This statement was issued by the Motion Picture Distributors Association of Australia (MPDAA), National Association of Cinema Operators (NACO), Australian Independent Distributors Association (AIDA) and Independent Cinemas Australia (ICA),
“As an industry, we have been deeply saddened, like all Australians and many people around the world, by the bushfires ravaging our country. The loss of lives, wildlife, homes and land is heart-breaking, and our thoughts are with all those who have been impacted.
We send our sincere thanks to all the firefighters, volunteers, defence personnel, charities, organisations and communities who are working tirelessly to protect and support fire-affected Australians. We gratefully acknowledge the contribution of those who have donated their time, money and resources.
We want to help, so on Sunday, 19 January, we will be donating $2 from every movie ticket sold at participating cinemas to bushfire relief.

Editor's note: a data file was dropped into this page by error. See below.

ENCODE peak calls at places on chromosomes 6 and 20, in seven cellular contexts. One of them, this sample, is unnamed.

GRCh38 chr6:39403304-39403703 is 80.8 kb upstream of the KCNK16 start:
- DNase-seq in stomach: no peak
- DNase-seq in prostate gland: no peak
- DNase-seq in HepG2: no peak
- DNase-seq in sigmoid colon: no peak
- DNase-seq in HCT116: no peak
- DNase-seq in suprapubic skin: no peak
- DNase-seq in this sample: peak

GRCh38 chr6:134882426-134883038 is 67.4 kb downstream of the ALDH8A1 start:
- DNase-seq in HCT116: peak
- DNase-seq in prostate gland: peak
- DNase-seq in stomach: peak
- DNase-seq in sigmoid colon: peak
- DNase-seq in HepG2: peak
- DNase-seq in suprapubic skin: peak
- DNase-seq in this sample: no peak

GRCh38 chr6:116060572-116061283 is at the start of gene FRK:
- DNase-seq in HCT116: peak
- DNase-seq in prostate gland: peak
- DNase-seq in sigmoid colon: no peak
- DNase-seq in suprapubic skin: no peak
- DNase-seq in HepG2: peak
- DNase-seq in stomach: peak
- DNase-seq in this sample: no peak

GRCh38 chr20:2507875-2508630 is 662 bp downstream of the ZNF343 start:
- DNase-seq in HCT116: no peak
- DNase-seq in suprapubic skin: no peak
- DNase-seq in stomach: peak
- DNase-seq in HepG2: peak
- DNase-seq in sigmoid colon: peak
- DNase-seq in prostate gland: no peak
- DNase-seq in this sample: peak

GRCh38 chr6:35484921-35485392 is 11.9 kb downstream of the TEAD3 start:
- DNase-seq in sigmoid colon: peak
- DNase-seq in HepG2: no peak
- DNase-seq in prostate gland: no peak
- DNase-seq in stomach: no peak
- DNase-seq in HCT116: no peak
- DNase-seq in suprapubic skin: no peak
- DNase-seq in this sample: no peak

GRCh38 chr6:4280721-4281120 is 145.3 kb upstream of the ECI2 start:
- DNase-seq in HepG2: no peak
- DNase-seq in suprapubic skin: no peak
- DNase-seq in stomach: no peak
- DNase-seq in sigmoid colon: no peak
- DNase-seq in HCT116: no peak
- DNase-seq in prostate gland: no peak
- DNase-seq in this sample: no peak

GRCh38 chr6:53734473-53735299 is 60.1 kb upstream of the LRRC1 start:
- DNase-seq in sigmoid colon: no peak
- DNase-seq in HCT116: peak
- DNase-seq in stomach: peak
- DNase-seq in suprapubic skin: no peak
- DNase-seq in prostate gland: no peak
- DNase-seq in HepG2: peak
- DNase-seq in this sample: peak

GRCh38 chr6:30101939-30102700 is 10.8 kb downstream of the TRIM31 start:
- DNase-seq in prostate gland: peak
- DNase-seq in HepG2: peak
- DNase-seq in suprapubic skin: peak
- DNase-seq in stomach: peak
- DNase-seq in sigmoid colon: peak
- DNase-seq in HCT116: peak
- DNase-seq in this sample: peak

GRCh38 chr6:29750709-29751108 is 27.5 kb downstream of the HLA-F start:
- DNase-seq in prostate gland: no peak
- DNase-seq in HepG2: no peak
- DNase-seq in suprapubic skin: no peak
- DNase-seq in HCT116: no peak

100% of the proceeds will be shared across three Australian charities doing incredible work in fire-affected communities.”
Ausfilm supports this initiative.
On last night’s episode of I’m A Celebrity… Get Me Out Of Here! Rhonda Burchmore opened up about an eerie note she received from an obsessed lover who she lost her virginity to. Burchmore divulged to the camp that her first time doing the deed was with her university lecturer.
AFL legends Billy Brownless and Dale Thomas revealed the differing pay packets of players today compared to back in the day.